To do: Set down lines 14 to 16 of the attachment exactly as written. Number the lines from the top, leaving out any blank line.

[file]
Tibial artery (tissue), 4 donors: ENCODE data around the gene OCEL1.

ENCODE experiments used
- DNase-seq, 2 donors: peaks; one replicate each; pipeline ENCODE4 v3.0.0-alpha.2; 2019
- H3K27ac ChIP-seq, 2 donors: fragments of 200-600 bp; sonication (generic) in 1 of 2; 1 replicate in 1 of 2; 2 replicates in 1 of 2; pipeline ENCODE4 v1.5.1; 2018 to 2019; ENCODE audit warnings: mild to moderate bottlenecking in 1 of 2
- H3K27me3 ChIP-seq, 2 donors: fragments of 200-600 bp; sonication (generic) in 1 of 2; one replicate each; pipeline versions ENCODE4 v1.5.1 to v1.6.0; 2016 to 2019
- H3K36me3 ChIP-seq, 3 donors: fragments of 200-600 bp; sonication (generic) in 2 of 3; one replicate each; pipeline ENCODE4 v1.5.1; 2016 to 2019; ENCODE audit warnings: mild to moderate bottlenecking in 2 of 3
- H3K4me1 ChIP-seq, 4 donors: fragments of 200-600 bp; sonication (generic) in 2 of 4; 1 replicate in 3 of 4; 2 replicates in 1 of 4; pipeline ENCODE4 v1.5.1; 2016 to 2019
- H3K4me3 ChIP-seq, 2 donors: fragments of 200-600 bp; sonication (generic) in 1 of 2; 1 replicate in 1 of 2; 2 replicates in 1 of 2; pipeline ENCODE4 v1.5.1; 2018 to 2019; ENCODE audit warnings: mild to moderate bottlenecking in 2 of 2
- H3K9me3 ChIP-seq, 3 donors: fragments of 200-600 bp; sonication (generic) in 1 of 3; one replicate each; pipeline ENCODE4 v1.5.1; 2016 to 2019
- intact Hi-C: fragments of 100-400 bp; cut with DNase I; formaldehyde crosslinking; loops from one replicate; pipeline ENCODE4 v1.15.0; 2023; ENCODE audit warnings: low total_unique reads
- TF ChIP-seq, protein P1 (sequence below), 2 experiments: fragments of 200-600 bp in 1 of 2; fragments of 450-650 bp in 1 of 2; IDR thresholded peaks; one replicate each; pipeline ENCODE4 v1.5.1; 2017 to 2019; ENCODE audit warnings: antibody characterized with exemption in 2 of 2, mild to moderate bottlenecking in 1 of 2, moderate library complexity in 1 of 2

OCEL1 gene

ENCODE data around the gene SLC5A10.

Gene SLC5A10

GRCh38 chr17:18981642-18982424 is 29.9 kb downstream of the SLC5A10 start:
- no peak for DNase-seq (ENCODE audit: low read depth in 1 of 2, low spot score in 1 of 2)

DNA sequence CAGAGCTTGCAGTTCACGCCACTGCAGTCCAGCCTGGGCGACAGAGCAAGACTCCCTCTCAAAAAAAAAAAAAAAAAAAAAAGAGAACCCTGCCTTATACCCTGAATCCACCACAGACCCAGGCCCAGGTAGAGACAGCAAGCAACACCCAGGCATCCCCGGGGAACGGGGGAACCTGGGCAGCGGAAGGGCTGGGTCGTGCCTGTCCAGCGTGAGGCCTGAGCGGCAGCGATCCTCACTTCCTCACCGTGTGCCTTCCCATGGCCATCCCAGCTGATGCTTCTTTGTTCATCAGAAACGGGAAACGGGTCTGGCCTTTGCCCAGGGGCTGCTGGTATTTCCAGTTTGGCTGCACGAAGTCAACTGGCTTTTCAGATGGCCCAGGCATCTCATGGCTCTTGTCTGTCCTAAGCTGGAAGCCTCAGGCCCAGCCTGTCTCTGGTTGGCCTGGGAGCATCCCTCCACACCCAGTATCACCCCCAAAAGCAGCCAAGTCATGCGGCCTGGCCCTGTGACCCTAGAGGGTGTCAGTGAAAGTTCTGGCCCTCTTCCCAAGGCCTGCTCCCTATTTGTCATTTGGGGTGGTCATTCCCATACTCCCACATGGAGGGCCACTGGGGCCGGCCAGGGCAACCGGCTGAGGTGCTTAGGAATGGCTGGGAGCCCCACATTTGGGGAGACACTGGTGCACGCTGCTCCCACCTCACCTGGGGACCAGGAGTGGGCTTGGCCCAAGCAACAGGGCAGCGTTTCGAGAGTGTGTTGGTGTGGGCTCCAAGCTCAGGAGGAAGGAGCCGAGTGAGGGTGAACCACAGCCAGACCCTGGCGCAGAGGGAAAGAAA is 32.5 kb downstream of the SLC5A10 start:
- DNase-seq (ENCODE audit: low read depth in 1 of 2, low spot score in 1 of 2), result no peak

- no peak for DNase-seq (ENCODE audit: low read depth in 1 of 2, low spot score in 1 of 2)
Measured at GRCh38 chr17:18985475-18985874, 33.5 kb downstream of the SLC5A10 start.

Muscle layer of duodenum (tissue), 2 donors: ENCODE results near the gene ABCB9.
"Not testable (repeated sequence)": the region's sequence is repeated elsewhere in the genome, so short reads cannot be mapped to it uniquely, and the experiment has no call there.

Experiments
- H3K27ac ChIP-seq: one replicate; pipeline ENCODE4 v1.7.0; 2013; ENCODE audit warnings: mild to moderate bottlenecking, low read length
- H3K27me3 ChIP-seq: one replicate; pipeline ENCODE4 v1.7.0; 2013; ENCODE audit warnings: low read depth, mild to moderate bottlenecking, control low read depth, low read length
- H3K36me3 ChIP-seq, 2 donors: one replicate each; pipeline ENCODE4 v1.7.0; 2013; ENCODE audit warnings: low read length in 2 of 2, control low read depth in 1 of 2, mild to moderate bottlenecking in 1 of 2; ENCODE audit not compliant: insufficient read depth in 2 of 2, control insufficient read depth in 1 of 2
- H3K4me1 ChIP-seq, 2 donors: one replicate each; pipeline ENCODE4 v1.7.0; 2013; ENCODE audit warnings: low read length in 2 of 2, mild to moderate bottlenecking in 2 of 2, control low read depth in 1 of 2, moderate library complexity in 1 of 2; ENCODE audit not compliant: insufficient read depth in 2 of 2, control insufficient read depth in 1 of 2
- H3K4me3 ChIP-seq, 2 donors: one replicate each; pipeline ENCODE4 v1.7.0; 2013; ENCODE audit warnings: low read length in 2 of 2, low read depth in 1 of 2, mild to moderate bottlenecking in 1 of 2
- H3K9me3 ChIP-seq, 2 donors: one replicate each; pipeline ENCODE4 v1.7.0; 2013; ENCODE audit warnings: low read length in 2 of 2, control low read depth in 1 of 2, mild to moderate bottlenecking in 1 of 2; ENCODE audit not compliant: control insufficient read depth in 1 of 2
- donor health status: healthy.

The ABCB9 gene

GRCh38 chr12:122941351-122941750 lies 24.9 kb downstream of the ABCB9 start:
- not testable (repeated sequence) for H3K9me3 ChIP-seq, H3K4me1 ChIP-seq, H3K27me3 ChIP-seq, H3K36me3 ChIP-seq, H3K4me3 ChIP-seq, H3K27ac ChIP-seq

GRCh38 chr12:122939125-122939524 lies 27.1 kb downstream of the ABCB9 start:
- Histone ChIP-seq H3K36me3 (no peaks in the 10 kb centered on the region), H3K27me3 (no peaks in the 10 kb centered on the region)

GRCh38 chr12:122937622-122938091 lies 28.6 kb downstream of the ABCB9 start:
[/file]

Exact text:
Gene SLC5A10

GRCh38 chr17:18981642-18982424 is 29.9 kb downstream of the SLC5A10 start:
- no peak for DNase-seq (ENCODE audit: low read depth in 1 of 2, low spot score in 1 of 2)